The past week saw two more arrivals to Glenfiddich. Tania Candiani, from Mexico City and Chetnaa Verma, of New Delhi. Winner of the third annual Glenfiddich/Bestcollegeart Emerging Indian Artist of the Year Award, Chetnaa's paper based practice takes a highly geometric approach to the mapping out of her experiences.
Tania becomes our second Mexican artist in residence, her works combine audio with sculpture and is looking forward to identifying new and interesting sounds to record for later use. She is already imagining ways that a still might be used as a trumpet.
With Tania and Chetnaa having now joined the programme we are now at maximum capacity with nine residency places currently filled. So before things start getting really hectic - with preparations for the first exhibition opening in less than two weeks. It seemed like a good time for our annual day out with Mr Ian Miller.
Ian is our Global brand Ambassador and former distillery manager at Glenfiddich. Originally a Perthshire loon, Ian has also worked at a number of other distilleries over the years including a stint at Mortlach Distillery where William Grant learnt his trade as a distiller. In fact Mortlach was one of the stop off points on his 'history and heritage' tour. We also visited the site of the Robbie Dhu spring, which is the source of the water used to make our spirit. The house where William Grant was born. Where he lived with his family while building Glenfiddich. And finally Balvenie House where he passed away in 1923. We also took a trip up the Cabrach to visit Reekimlane where the family of William Grant's future son in law, Charles Gordon, once lived.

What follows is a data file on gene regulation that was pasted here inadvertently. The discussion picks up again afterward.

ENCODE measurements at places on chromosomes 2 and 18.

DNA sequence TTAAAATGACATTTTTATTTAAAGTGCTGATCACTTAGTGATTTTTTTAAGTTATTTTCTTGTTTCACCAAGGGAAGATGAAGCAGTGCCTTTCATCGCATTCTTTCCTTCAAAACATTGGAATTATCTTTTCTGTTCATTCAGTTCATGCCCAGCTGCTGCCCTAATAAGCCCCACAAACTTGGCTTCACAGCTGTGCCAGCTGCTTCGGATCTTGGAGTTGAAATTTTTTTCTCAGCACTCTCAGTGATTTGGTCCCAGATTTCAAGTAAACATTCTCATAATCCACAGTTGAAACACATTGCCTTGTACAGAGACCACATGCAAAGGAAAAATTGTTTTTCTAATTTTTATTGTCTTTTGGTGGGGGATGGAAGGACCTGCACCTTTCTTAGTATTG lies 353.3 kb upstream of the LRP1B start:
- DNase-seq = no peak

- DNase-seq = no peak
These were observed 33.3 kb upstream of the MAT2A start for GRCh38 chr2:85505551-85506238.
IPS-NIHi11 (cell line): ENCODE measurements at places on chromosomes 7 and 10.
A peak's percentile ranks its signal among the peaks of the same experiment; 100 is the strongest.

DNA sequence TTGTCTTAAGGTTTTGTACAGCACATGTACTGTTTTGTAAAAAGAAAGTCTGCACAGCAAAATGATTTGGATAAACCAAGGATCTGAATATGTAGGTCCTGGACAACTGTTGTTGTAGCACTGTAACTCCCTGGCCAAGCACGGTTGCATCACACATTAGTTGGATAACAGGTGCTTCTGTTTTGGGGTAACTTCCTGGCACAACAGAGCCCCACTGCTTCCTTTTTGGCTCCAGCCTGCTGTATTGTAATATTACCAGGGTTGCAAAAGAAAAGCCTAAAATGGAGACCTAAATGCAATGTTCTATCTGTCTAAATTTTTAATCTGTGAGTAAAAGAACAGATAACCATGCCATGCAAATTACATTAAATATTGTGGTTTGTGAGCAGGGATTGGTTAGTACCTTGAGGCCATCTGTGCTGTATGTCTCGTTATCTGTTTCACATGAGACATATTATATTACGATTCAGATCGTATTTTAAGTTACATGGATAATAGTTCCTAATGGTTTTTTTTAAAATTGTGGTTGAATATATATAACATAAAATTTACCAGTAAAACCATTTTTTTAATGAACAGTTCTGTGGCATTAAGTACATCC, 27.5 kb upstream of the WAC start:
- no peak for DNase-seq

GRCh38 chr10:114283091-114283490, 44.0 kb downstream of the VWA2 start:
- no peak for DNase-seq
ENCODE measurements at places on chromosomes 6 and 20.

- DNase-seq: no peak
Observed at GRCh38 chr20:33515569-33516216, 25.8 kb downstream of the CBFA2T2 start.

As we drove over the high moorlands to the house, we managed to spot a group of red grouse in the rough grazing close to the road. Hugh had never seen grouse in the wild, so we stopped the car and he launched himself in the direction of the birds, phone camera in hand. As an attempt at wildlife filming goes it was perhaps not the way David Attenbourgh might have gone about it, but still.....
I am happy to report that neither grouse or artist was harmed. Hugh failed to break his leg in the drainage ditches hidden beneath the heathers and the birds simply flew away....
After lunch Ian took the group through the core Glenfiddich range with a tutored nosing and tasting. This was held in the rather formal setting of the Robbie Dhu Centre. However as a final treat to the day the group were blindfolded and lead to a secret bothy deep in the heart of the distillery, that only a select few know of. It is here Mr Miller keeps his most special whiskies, not just from Glenfiddich but our Balvenie and Kininvie distilleries as well. And so on offer were a 38 year old Glenfiddich only available in China, the very first batch of Kininvie to be released, but only in Taiwan and a very special 50 year old Balvenie. Not a bad end to the day really.